Pharmacogenetic testing for patients being treated with oral anticoagulants

Status: Decision completed

Policy context

There are a growing number of genetic tests and panels of genetic tests designed to inform decisions on the selection and dosage of oral anticoagulant medications. Potential benefits of these tests are more appropriate treatment decisions and better patient outcomes, including avoiding treatment related side effects.

Primary criteria ranking

  • Safety = Low
  • Efficacy = High
  • Cost = Medium/ High
Documents (2018 assessment)

Assessment timeline (2018)

  • Draft key questions published: January 8, 2018
  • Public comment period: January 8 to January 22, 2018
  • Final key questions published: January 31, 2018
  • Draft report published: March 9, 2018
  • Public comment period: March 9 to April 9, 2018
  • Final report published: April 18, 2018
  • HTCC public meeting: May 18, 2018

Background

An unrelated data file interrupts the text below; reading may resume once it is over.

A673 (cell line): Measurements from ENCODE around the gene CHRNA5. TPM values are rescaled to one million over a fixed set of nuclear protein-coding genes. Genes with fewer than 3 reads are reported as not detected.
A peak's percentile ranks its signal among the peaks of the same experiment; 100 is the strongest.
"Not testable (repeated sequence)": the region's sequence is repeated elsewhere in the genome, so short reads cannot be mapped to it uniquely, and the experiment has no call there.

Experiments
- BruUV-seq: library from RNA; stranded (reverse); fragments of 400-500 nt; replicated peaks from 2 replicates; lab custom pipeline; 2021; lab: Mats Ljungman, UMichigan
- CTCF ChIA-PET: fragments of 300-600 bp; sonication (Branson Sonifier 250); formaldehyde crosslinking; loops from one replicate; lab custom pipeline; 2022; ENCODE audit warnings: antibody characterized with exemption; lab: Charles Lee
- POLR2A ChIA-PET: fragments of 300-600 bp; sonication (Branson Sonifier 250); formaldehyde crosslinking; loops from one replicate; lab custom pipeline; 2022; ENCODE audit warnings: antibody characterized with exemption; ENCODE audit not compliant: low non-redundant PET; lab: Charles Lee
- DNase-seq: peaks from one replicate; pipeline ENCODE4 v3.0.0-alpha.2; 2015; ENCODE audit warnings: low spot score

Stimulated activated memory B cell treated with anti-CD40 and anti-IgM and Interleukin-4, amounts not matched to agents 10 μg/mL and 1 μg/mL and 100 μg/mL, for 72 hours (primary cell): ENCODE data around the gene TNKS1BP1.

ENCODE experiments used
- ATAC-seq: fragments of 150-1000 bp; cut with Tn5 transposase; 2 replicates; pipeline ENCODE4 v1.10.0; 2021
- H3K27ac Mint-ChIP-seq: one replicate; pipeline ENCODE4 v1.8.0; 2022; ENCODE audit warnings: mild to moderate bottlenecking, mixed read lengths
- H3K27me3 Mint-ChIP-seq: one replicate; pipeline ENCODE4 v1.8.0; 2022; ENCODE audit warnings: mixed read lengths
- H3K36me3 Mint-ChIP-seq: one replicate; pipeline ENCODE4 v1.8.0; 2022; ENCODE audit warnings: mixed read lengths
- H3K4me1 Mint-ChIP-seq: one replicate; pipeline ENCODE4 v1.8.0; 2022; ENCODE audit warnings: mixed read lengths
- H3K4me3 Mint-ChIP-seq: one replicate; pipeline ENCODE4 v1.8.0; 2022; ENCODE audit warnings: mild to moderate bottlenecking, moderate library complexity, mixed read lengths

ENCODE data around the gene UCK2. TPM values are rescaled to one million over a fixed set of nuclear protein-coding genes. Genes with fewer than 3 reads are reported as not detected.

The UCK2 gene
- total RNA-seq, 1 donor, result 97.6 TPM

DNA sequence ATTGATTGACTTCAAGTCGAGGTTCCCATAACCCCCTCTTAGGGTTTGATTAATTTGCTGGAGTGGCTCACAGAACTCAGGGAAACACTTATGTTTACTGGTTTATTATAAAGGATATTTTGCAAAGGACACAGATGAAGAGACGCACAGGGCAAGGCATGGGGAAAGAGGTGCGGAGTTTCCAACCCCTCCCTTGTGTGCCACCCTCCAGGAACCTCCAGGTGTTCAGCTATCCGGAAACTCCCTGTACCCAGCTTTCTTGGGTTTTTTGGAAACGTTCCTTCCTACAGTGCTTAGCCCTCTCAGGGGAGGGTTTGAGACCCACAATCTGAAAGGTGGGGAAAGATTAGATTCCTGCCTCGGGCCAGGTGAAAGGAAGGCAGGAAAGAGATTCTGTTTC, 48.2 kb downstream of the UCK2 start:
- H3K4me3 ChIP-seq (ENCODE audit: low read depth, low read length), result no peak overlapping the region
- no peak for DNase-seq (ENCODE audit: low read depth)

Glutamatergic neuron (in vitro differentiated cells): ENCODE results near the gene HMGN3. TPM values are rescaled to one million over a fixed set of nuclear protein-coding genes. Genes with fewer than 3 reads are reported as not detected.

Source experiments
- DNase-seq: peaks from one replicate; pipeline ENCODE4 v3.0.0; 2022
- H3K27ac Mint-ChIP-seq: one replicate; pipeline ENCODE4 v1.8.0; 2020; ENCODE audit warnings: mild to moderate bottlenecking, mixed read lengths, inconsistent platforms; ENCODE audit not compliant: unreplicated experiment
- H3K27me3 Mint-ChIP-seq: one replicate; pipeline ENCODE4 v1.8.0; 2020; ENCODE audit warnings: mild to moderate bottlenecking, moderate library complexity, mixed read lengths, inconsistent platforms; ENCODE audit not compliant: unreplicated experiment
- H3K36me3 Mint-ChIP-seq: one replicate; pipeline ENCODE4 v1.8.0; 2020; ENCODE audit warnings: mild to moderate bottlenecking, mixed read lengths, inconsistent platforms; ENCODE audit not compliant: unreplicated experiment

Anticoagulant drugs, commonly known as blood thinners, are used for patients with conditions such as atrial fibrillation, deep venous thrombosis, or orthopedic surgery to prevent stroke, pulmonary embolism, or other complications from having a blood clot. Warfarin, approved for use in the U.S. in 1954, is the most commonly prescribed oral anticoagulant, although use of direct oral anticoagulants (DOACs) is increasing. When prescribing anticoagulants, the risk of thrombosis from the underlying condition needs to be weighed against the risk of bleeding from anticoagulation. Clinical decisions about which of these agents to use depend on the underlying indication for anticoagulation and other considerations such as the patient's creatinine clearance (a measure of renal function), other medications used, and history of serious bleeding. Achieving effective anticoagulation can require time, laboratory testing, and dose adjustments, particularly for Warfarin. For example, diet, comorbidities, and interactions with other medications can lead to wide variation in warfarin dose requirements. Genetic variations are known to change patient response to various medications, and efforts to personalize therapy according to genetic differences have gained momentum. This report will examine the clinical usefulness of genetic tests to guide initiation or dosage adjustments for oral anticoagulant drugs.